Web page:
Larry Nance Jr. is having a moment. Two months ago, he was a well-regarded but rarely considered reserve on the rebuilding Los Angeles Lakers. Now — for the time being, at least — he’s the starting center on the Cleveland Cavaliers, sharing the frontcourt with megawatt superstar LeBron James on a team that, season-long scuffles aside, is expected to make the playoffs and seriously contend for a fourth straight NBA Finals berth.
The 6-foot-9, 230-pound big man out of Wyoming is running the floor, defending with vigor, turning in career-best performances and throwing down dunks in the city where he grew up … and, now, he’s doing it wearing the same number his dad, Cavs legend Larry Nance Sr., did back in the late 1980s and early ’90s.
“Obviously, you never want to be traded,” Nance Jr. recently said as part of a short Ryot documentary titled “Namesake” about his preparation for the 2018 Verizon Slam Dunk Contest. “Nobody ever wants to pack up and move their stuff. But if I had to go somewhere, Cleveland is home for me. Twenty years since my dad retired, his son is now on the same team he retired from. It’s crazy.”
The Lakers tabbed Nance as a prospect worth betting on in the summer of 2015. They used the 27th pick in that year’s draft on Nance, despite a lifelong battle with Crohn’s disease and a torn right ACL that prematurely ended his junior year, thanks in part to Wyoming’s coaches raving about his makeup and in part to a predraft workout in which Nance “tested off the charts athletically,” according to then-Lakers general manager Mitch Kupchak. The decision paid dividends almost immediately, as the always active rookie quickly earned a spot in coach Byron Scott’s rotation with his combination of talents as a screen-setter and finisher, his toughness on the glass, and his knack for being in the right place at the right time on the defensive end.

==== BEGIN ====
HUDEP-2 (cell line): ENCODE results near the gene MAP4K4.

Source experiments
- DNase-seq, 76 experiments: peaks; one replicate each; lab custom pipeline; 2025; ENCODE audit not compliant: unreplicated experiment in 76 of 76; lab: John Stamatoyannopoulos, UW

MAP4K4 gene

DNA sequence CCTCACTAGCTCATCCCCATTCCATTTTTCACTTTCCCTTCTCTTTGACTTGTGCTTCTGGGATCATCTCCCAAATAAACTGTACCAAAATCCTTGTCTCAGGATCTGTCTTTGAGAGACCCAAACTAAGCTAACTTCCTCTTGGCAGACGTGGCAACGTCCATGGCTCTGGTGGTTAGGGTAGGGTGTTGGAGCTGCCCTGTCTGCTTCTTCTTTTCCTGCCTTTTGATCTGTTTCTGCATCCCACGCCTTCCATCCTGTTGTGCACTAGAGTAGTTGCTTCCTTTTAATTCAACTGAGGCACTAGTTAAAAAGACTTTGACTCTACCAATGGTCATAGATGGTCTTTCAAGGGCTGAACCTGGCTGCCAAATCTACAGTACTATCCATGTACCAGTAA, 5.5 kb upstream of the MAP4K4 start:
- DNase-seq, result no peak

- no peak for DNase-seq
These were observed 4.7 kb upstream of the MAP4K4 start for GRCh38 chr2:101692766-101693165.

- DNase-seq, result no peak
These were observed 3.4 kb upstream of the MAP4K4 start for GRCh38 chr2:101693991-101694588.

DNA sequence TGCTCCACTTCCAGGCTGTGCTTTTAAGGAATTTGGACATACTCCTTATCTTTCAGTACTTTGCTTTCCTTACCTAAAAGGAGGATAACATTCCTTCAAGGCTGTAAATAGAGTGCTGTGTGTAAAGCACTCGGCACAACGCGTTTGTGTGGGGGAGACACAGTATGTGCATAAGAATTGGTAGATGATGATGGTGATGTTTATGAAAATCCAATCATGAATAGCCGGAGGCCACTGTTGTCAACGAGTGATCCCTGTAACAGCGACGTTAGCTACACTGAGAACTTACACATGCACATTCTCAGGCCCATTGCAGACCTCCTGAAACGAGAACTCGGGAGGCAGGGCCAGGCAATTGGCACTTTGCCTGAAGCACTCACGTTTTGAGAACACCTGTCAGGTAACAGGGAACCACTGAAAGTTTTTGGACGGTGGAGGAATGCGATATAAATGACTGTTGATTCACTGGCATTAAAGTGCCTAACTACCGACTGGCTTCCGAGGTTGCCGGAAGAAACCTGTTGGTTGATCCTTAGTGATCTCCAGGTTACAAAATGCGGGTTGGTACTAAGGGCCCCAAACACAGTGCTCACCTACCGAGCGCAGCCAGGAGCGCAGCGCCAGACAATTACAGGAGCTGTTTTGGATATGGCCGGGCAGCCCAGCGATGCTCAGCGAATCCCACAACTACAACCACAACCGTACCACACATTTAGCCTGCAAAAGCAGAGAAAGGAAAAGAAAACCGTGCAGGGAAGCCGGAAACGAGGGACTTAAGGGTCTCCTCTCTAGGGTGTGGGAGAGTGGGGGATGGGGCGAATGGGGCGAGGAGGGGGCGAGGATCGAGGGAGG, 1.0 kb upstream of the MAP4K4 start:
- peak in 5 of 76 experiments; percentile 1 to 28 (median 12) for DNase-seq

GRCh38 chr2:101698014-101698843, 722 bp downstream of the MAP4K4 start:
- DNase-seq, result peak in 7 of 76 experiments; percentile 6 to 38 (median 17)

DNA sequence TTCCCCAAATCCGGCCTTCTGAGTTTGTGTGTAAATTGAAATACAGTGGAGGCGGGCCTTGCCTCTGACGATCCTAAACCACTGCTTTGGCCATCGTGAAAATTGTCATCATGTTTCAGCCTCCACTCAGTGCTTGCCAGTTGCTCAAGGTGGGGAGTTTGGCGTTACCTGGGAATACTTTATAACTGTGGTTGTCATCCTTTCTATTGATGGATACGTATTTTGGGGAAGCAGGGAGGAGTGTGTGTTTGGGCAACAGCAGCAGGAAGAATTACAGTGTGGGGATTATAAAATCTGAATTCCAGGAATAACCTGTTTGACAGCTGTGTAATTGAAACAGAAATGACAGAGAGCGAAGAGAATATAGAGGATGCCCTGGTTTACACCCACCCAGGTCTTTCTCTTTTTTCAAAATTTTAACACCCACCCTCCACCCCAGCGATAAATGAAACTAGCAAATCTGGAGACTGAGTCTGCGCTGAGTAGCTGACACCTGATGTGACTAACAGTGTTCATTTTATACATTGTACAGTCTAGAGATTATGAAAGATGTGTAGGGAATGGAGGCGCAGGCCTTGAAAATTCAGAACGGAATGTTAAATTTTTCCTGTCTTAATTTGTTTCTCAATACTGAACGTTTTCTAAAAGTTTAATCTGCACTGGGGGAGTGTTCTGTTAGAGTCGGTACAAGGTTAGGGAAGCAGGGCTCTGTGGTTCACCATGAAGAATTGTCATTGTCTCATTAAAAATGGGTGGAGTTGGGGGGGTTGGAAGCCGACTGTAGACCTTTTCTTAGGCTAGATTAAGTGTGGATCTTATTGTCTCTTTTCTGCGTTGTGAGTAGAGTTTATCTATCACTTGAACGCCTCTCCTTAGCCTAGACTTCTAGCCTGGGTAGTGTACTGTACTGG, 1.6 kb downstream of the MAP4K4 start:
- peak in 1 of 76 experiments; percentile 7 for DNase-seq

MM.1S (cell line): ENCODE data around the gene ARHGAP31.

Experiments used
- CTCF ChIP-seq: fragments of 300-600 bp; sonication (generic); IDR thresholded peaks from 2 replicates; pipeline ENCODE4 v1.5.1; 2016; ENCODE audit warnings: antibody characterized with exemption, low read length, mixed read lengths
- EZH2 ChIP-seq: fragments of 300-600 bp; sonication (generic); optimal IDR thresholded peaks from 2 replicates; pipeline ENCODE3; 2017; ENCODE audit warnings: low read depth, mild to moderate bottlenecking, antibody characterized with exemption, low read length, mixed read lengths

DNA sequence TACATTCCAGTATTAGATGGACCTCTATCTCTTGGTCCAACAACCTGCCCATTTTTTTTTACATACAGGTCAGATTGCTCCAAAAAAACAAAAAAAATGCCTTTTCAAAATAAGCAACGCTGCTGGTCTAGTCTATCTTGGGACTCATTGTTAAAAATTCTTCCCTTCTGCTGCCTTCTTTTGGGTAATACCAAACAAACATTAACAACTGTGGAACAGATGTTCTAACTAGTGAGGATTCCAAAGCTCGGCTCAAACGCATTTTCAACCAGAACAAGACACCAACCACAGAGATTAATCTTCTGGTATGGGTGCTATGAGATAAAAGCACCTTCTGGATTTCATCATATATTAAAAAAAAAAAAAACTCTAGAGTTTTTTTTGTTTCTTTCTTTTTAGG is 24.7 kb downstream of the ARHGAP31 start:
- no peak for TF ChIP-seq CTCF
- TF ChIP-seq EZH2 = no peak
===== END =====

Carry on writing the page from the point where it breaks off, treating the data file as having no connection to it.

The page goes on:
After spending the first 2½ years of his career in L.A., Nance headed to Cleveland at February’s trade deadline as part of a blockbuster deal aimed at injecting new life into the flagging Cavs. He’s done his part since his arrival, averaging 11.3 points, 7.1 rebounds and nearly 2.5 combined steals and blocks in just 23.1 minutes per game as a Cavalier. He’s become a difference-maker on a high-profile team in dire need of his brand of two-way energy and effectiveness; Cleveland’s point differential has been more than 20 points per 100 possessions better with Nance on the floor than off it since he joined the team.
Nance made his first return trip to Los Angeles just a week after his trade, participating in the 2018 Verizon Slam Dunk Contest during the NBA’s annual All-Star Weekend festivities. This weekend, he’ll come back for his first live NBA action since the trade: a Friday night meeting with the Los Angeles Clippers, followed by a Sunday showdown with his former teammates in purple and gold.
“I think it’s so cool how things come full circle,” Nance said as he prepared for the dunk contest. Last month, he got to experience it by following in his father’s footsteps, nearly 35 years after the elder Nance won the competition. Now, he’ll get to live it by returning to the place he became an NBA player, as he starts to introduce himself to the wider world of NBA fans as one of LeBron’s new right-hand men.
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